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Landscape Ecology

, Volume 29, Issue 2, pp 311–328 | Cite as

Ecosystem services of regulation and support in Amazonian pioneer fronts: searching for landscape drivers

  • Michel GrimaldiEmail author
  • Johan Oszwald
  • Sylvain Dolédec
  • Maria del Pilar Hurtado
  • Izildinha  de Souza Miranda
  • Xavier Arnauld de Sartre
  • William Santos de Assis
  • Edna Castañeda
  • Thierry Desjardins
  • Florence Dubs
  • Edward Guevara
  • Valery Gond
  • Tâmara Thaiz Santana Lima
  • Raphaël Marichal
  • Fernando Michelotti
  • Danielle Mitja
  • Norberto Cornejo Noronha
  • Mariana Nascimento Delgado Oliveira
  • Bertha Ramirez
  • Gamaliel Rodriguez
  • Max Sarrazin
  • Mário Lopes da SilvaJr.
  • Luiz Gonzaga Silva Costa
  • Simão Lindoso de Souza
  • Iran Veiga
  • Elena Velasquez
  • Patrick Lavelle
Research Article

Abstract

Landscape dynamics result from forestry and farming practices, both of which are expected to have diverse impacts on ecosystem services (ES). In this study, we investigated this general statement for regulating and supporting services via an assessment of ecosystem functions: climate regulation via carbon sequestration in soil and plant biomass, water cycle and soil erosion regulation via water infiltration in soil, and support for primary production via soil chemical quality and water storage. We tested the hypothesis that patterns of land-cover composition and structure significantly alter ES metrics at two different scales. We surveyed 54 farms in two Amazonian regions of Brazil and Colombia and assessed land-cover composition and structure from remote sensing data (farm scale) from 1990 to 2007. Simple and well-established methods were used to characterize soil and vegetation from five points in each farm (plot scale). Most ES metrics were significantly correlated with land-use (plot scale) and land-cover (farm scale) classifications; however, spatial variability in inherent soil properties, alone or in interaction with land-use or land-cover changes, contributed greatly to variability in ES metrics. Carbon stock in above-ground plant biomass and water infiltration rate decreased from forest to pasture land covers, whereas soil chemical quality and plant-available water storage capacity increased. Land-cover classifications based on structure metrics explained significantly less ES metric variation than those based on composition metrics. Land-cover composition dynamics explained 45 % (P < 0.001) of ES metric variance, 15 % by itself and 30 % in interaction with inherent soil properties. This study describes how ES evolve with landscape changes, specifying the contribution of spatial variability in the physical environment and highlighting trade-offs and synergies among ES.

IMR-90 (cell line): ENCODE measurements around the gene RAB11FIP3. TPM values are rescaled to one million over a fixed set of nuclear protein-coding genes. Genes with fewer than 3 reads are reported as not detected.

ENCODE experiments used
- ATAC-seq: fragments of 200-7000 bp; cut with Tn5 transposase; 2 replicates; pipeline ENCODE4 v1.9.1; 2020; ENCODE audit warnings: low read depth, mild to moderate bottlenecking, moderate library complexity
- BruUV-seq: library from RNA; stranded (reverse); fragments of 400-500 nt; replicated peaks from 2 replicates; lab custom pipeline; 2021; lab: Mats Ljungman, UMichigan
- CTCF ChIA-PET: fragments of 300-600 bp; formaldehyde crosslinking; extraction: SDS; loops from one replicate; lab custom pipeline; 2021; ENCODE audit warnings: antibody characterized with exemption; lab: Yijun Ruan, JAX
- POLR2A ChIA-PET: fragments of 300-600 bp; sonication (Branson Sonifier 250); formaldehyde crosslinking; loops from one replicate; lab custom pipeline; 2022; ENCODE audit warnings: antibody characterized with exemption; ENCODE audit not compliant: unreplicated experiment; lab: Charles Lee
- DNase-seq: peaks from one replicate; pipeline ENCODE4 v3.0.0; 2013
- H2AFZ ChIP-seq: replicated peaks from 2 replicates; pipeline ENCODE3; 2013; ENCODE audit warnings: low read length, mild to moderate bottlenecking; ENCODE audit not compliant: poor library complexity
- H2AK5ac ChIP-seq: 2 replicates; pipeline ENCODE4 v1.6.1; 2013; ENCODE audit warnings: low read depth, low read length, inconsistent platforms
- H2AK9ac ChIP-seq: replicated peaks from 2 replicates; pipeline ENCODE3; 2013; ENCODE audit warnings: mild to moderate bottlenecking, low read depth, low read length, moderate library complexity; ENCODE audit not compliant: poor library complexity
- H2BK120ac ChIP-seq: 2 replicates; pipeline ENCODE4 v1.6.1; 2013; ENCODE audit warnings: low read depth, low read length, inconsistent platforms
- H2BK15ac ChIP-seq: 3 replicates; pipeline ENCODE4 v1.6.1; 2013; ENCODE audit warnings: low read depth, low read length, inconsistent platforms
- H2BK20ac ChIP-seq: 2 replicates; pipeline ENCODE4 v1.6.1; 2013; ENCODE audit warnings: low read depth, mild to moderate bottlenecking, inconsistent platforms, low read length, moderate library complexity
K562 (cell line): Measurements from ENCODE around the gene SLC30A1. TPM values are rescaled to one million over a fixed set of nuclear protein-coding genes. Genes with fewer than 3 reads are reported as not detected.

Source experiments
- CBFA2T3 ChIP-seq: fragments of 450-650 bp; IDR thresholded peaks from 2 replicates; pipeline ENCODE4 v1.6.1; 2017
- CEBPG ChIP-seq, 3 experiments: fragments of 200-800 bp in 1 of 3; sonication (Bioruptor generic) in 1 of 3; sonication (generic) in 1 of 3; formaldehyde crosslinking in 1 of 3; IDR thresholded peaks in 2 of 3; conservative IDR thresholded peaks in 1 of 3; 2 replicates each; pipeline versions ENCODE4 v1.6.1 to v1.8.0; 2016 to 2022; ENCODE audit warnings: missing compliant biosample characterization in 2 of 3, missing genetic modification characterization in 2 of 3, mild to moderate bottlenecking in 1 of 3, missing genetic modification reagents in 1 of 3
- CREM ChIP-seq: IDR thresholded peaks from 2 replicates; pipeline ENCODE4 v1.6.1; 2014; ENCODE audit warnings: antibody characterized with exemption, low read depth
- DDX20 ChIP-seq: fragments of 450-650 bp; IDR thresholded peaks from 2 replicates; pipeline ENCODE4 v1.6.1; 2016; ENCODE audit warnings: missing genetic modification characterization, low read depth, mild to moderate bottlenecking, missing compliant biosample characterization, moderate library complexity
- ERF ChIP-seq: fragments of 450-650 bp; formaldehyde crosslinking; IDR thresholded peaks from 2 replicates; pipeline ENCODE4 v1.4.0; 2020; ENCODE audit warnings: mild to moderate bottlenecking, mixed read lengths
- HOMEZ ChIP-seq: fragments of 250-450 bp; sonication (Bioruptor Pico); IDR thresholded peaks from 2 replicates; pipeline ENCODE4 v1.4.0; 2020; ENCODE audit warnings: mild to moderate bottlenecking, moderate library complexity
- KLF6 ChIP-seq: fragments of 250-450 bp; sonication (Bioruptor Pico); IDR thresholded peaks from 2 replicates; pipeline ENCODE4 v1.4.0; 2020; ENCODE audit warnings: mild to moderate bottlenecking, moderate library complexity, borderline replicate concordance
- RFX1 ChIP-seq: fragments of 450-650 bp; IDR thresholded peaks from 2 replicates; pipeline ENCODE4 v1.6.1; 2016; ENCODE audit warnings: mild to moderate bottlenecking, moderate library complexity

Keywords

Land-use intensity Soil ecosystem services Socioeconomic drivers Agro-ecosystems Carbon storage Soil chemical quality Water infiltration Trade-offs 

Notes

Acknowledgments